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2016
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The Ormskirk & West Lancashire
Numismatic
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Host Society for the

 BANS 2011 Congress

held in Southport

BANS 2011 Congress Report

The Buffalo Nickel

A Modern Classic?

 

It isn’t often that I can find anything praiseworthy to say about modern American culture but I’ve had to grudgingly admit to admiring certain twentieth century currency coin issues. It’s even harder to state that, in my opinion, some American coins are superior in both design and manufacture to our own contemporary issues. I deliberately pinpoint the words design and manufacture as one often lets the other down in the resulting coin.

 

Of all the twentieth century American designs one, in particular, not only captures the character of the West and is ‘All American’ in its iconography but is a yardstick for good coin design and production. I refer not to a commemorative issue or short-lived rarity but to one of the most familiar and commonplace of all USA coins - The ‘Buffalo’ Nickel.

The coin’s story is well documented and, as a collectors’ piece, even warrants its own national collectors’ club with thousands of members. Not bad for a coin which was only issued between 1913 and 1938 – and even then not in all years. Apart from minor modifications even the design remained immobilised for 25 years. So what is the appeal, what is all the affection and fuss about? Well, simply, quality endures.

I’ll start at the beginning -

 

During his presidency of the United States, Theodore ‘Teddy’ Roosevelt had often voiced his contempt for the rather lack-lustre design and execution of his country’s coinage. The target of his disquiet was the then Chief Engraver of the United States Mint, Charles Barber, who was competent but mediocre as a designer. Roosevelt felt that coinage should be bold yet simple in its design with a high relief such as that on ancient Greek coins. He also felt that the subject matter should be ‘all American’ without flouting the time-honoured conventions placing a head on the obverse, and a design incorporating elements from nature on the reverse.

After a number of essays were submitted, one by James Earle Fraser, a former assistant to the sculptor Augustus Saint-Gaudens and a prolific artist in his own right, was chosen for the Five Cent piece or ‘nickel.’ Fraser’s design filled the flan on both sides in bold relief, while the legends, as with many ancient Greek coins, were subsidiary to the main design.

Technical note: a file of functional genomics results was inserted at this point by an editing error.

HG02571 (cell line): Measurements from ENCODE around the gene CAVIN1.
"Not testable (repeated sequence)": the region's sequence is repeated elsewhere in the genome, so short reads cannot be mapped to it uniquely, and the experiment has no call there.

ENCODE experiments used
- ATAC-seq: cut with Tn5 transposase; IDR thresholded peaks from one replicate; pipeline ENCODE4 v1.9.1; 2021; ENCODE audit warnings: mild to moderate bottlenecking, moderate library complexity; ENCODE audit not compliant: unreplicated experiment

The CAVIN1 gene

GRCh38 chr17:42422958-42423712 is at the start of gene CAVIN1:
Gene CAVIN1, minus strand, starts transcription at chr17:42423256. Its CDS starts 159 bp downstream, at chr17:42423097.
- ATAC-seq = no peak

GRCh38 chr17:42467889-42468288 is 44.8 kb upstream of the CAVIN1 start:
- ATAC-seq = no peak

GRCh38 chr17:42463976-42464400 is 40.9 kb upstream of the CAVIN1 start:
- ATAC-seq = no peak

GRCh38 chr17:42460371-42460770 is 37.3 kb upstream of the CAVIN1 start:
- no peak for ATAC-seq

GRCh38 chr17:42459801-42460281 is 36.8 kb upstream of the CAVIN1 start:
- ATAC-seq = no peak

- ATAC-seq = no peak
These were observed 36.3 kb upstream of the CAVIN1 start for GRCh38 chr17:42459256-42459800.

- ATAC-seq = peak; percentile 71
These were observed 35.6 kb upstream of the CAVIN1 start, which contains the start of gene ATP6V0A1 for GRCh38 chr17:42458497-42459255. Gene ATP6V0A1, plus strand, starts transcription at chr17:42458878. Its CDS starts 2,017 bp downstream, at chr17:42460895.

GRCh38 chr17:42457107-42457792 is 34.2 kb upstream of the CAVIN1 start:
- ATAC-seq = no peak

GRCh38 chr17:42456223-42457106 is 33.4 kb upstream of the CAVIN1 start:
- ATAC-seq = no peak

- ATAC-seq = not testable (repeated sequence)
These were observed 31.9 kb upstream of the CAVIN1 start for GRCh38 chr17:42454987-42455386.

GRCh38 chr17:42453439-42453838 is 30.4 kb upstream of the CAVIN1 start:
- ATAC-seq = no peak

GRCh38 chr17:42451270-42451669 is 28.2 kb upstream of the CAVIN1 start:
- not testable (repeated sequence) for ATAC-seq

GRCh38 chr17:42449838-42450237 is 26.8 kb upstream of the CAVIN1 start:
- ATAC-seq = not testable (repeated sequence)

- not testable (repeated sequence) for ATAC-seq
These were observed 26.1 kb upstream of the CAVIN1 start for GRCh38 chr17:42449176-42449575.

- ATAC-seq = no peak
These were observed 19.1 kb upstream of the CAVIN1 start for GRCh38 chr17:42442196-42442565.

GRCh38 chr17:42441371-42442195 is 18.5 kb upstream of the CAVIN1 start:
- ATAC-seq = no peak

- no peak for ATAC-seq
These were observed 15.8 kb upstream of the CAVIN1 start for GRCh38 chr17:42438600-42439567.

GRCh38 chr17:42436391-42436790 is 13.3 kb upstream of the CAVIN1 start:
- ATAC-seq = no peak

Prominent on the obverse was a profile ‘Indian’ head with the date and the word LIBERTY. Indians had been portrayed before on American coins, but they were always shown as Caucasian white men wearing an Indian head-dress. Fraser’s design, on the other hand, accurately portrays how the native peoples really looked.

 

In keeping with the strictly American theme, he depicted an American bison on the reverse. The inscriptions UNITED STATES OF AMERICA and E PLURIBUS UNUM are placed over the bison (or ‘Buffalo’) with the denomination FIVE CENTS in the exergue. To Fraser the buffalo symbolised the ‘Winning of the West’ and provided a perfect unity of theme with the native American on the other side.

 

The design was hugely popular with the public, although there was the expected criticism from certain quarters, as with any new design. Over 1.2 billion ‘Buffalo’ nickels were minted from 1913 to 1938 at three mints: Philadelphia (no mintmark), San Francisco (a small ‘S’) and Denver (a small ‘D’).

Hover your cursor to

see the coins in detail

Buffalo Nickel 1935

Philadelphia Mint

The mintmark is on the reverse under the denomination and the designer’s initial is shown as a small incuse ‘F’ below the date.

Mintmark ‘D’ in exergue of 1938 Denver nickel

Designer’s Initial ‘F’

below date on obverse

Now, having described the piece, what of interest can be said about this coin? The answer, surprisingly, is quite a lot. Taking the obverse first, this was modelled using the combined features of three real Indian chiefs: John Big Tree, an Iroquois; Iron Tail, a Teton Sioux, and Two Moons, a Cheyenne.

 

John Big Tree was probably the best known of the trio as he was later hired by the Falstaff Brewing Company to tour the country as the ‘Indian on the nickel’ and thus promote their products. Two Moons had been a Cheyenne Chief at the Battle of Little Big Horn and had even taken part in the resulting massacre of Colonel Custer’s troops, just 40 years before. He visited Washington, D.C. several times, even meeting President Woodrow Wilson. Two Moons was in his sixties when Fraser used him as a model for the Indian Head. The new coin spread Two Moons' fame, but it didn't bring him any royalties. He died in 1917, just four years after the Buffalo nickel made its debut in 1913. As for Iron Tail, not much is known, and he seems to have slipped from the pages of history.